I think temperature has more of an influence on turf growth, and I will use some data from Iceland to show why. This concerns the situation when there is not shade from buildings or trees, and looks at a situation when the light is more than sufficient for growth, but the grass does not grow.
I measured the photosynthetic photon flux density (PPFD), obtained temperature data, and observed turf conditions on some sunny days in Iceland.
The turf was not growing and did not require mowing.
There was a lot of photosynthetically active radiation (PAR).
On sunny days, the PPFD was > 1000 µmol m-2 s-1 from about 09:30 to 17:30. That is 8 hours a day with PPFD at or above the light saturation point for C3 grasses.
The light was pretty good, but the grass wasn't growing at all.
On those sunny days, the daily light integral (DLI) was about 53 mol m-2 d-1.
The evapotranspiration (ET) was about 1.5 mm d-1, and irrigation was being applied. But the grass only turned green where black sand had been applied. It wasn't growing.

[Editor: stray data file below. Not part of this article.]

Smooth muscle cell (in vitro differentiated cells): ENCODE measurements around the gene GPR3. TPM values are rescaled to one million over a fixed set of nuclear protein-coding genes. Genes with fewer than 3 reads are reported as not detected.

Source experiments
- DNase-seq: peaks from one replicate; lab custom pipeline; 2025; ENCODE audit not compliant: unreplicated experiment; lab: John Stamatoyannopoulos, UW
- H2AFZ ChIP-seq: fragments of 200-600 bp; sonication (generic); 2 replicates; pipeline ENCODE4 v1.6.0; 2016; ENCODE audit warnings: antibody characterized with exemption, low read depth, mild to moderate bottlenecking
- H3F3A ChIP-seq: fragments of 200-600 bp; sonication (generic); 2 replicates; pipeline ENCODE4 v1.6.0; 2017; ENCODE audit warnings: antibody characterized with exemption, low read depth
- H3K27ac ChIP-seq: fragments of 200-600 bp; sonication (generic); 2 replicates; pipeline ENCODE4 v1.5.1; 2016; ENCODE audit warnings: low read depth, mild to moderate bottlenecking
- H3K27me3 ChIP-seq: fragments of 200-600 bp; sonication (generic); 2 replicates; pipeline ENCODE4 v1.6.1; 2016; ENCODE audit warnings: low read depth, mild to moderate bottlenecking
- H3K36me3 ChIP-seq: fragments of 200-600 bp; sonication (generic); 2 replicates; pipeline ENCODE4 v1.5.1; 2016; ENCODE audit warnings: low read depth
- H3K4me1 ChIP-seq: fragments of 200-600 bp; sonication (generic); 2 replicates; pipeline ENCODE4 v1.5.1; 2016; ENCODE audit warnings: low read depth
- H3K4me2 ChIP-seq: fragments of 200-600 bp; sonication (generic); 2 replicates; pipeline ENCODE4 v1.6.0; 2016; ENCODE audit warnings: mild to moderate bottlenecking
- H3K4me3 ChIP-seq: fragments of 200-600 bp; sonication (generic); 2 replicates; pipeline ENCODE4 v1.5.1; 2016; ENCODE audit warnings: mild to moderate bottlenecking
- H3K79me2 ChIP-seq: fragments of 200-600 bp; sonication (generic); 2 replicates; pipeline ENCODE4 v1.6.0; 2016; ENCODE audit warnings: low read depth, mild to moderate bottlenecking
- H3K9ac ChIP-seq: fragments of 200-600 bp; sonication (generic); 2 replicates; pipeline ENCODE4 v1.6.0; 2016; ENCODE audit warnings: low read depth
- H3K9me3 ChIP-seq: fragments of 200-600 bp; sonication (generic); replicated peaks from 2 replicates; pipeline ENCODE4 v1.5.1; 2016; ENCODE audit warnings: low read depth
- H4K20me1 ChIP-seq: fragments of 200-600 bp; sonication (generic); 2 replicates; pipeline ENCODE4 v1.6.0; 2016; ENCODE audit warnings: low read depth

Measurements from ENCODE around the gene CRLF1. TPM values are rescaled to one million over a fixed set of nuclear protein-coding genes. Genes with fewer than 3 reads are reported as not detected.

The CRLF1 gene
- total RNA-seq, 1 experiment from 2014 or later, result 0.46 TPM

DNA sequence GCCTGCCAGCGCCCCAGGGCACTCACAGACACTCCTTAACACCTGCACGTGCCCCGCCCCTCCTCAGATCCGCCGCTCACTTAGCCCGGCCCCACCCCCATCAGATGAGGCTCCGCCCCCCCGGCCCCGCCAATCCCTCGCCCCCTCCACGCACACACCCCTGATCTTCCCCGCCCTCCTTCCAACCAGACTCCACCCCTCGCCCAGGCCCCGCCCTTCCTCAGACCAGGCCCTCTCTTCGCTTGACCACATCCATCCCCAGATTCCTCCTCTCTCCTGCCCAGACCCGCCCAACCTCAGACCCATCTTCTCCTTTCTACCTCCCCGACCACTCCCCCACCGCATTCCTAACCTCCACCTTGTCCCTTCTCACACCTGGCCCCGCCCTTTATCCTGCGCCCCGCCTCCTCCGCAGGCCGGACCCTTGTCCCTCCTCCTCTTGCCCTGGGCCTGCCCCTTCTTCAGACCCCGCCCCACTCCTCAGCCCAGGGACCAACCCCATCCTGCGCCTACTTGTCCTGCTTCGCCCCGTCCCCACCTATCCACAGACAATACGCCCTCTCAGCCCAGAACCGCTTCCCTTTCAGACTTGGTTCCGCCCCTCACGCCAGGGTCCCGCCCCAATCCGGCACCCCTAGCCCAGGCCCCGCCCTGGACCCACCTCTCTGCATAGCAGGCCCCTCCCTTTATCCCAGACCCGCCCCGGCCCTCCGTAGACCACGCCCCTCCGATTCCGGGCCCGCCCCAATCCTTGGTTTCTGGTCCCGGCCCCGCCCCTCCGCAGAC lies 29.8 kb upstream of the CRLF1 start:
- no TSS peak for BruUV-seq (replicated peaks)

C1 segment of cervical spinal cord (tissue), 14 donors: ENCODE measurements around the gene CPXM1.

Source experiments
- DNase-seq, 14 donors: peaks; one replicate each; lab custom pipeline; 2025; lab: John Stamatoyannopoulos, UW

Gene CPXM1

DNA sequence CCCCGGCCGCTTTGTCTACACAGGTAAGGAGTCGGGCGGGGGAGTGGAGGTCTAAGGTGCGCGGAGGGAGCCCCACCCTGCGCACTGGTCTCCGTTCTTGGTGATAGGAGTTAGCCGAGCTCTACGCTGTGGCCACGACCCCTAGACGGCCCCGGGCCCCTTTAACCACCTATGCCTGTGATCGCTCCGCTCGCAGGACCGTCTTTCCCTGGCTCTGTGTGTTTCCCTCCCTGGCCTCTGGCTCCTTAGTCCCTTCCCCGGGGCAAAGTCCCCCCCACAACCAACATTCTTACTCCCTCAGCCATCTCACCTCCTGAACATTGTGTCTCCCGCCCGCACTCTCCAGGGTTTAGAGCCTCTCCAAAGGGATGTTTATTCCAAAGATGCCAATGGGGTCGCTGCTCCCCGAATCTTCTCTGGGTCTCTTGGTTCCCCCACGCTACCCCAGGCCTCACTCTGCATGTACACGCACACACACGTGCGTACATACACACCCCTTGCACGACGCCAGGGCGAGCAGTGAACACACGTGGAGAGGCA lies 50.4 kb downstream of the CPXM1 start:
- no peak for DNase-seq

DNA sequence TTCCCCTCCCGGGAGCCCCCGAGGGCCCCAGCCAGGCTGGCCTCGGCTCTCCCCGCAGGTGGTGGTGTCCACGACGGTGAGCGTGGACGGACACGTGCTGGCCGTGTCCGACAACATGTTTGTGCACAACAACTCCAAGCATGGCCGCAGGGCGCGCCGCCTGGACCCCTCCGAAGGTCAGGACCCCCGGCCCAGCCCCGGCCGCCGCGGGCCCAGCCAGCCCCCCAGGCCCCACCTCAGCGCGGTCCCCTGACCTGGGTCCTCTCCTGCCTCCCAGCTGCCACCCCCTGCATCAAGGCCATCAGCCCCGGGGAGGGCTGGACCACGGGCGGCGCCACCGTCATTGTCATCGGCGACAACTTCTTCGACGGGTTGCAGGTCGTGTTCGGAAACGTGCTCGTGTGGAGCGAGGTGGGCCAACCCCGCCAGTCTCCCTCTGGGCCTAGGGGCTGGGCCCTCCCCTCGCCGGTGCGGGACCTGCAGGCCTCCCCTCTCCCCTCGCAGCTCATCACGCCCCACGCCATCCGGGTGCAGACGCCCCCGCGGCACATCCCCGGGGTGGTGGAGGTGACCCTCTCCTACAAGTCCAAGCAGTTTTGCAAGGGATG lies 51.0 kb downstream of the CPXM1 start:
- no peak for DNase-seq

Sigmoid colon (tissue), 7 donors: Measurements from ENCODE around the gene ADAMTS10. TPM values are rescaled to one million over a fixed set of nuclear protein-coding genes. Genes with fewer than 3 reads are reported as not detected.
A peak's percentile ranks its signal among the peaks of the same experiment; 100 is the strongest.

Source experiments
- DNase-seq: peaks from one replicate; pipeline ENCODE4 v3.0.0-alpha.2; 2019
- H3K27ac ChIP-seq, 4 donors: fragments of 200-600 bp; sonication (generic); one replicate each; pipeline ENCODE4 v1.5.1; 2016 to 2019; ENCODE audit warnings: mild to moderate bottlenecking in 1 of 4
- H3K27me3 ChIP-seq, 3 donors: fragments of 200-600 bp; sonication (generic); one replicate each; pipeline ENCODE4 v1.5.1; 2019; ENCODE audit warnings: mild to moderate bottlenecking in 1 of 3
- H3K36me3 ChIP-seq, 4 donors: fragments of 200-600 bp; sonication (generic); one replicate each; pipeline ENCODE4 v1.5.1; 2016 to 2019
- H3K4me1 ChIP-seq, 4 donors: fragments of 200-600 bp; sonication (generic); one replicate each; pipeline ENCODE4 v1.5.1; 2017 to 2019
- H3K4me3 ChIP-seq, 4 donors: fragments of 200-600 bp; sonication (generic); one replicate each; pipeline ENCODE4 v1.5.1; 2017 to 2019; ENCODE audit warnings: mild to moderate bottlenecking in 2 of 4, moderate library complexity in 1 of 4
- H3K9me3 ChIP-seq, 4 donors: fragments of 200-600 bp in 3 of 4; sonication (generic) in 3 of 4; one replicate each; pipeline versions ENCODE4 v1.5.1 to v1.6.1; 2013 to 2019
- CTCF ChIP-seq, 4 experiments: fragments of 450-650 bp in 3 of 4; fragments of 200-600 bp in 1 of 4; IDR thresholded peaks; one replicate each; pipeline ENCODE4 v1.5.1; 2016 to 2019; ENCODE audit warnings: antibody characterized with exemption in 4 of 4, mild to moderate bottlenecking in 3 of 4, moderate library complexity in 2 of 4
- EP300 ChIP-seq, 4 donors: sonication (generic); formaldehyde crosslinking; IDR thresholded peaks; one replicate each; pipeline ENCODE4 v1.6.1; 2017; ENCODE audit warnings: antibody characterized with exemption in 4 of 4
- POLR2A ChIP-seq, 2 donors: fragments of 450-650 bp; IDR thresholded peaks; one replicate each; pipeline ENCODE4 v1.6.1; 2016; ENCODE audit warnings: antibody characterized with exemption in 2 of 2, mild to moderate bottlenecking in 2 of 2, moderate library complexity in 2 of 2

What is going on with irrigation being supplied and PAR reaching the turf in large amounts, but the grass not growing at all? The reason for that was the temperature, which was too cold for grass growth.
There wasn't a single day in that two week period with a mean temperature reaching 5°C. In fact, the mean temperature over that period was 1.4°C.
The temperature based growth potential (GP) shows that the GP was close to 0 every day.
Even though the light was close to an optimum, the temperatures were too cold for growth.
Excluding cases of shade from buildings, shade, or landscape features, I struggle to imagine the inverse of the situation described above. That is, when is there ever a situation in which the temperature is close to an optimum for growth, but the PAR is such that grass can't grow?
This controlling effect of temperature on the ability of grass to grow is one of the reasons I find the GP so useful.